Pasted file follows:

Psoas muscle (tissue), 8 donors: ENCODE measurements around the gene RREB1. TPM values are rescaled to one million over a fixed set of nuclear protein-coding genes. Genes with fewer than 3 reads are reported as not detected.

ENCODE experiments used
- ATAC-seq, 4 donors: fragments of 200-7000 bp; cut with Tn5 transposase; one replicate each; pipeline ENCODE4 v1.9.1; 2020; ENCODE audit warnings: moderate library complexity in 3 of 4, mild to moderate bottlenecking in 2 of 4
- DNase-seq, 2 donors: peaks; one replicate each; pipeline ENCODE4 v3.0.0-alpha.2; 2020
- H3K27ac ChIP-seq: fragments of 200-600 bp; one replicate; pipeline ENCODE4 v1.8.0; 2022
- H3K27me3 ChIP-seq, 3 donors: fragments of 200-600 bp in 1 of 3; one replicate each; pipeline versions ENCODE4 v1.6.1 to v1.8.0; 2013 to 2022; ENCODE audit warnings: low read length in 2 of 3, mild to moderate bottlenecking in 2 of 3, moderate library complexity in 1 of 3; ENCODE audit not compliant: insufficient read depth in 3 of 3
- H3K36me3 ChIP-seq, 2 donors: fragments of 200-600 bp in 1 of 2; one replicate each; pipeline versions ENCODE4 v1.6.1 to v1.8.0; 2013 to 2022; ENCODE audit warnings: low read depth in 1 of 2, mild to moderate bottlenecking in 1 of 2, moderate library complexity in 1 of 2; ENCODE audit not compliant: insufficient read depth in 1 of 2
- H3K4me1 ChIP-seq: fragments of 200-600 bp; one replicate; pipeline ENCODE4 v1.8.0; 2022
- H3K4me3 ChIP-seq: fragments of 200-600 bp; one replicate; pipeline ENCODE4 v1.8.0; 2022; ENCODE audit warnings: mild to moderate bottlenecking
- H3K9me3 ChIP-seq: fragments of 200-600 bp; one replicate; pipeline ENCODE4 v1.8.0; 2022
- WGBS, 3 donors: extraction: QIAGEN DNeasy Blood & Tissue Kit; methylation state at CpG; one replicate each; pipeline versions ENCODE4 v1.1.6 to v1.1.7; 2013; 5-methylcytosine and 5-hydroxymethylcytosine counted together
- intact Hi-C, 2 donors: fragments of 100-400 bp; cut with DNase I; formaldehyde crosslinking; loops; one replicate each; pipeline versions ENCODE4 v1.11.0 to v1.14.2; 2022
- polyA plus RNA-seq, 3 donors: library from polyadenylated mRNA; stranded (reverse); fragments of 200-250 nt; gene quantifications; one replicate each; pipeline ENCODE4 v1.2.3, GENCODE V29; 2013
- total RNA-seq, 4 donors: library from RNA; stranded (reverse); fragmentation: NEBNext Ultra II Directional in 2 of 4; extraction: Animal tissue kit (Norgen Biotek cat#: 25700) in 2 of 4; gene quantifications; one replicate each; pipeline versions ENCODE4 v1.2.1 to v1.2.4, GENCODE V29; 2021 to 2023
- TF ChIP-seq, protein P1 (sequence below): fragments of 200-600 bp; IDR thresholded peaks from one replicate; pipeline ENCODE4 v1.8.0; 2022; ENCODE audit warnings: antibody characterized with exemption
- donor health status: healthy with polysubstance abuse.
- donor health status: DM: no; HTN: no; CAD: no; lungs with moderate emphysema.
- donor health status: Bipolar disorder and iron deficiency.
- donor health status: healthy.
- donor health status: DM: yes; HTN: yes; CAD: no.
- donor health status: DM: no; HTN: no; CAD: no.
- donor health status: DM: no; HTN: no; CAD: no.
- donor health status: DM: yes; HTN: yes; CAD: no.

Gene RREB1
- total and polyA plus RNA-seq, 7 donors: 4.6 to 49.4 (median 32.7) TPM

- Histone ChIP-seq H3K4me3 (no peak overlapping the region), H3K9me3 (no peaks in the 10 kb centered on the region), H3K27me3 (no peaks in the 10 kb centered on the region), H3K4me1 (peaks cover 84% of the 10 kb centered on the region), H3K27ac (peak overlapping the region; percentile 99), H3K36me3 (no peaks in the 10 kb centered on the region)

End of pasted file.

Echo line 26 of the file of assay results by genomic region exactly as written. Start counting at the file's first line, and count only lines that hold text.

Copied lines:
- Histone ChIP-seq H3K4me3 (no peak overlapping the region), H3K9me3 (no peaks in the 10 kb centered on the region), H3K27me3 (no peaks in the 10 kb centered on the region), H3K4me1 (peaks cover 84% of the 10 kb centered on the region), H3K27ac (peak overlapping the region; percentile 99), H3K36me3 (no peaks in the 10 kb centered on the region)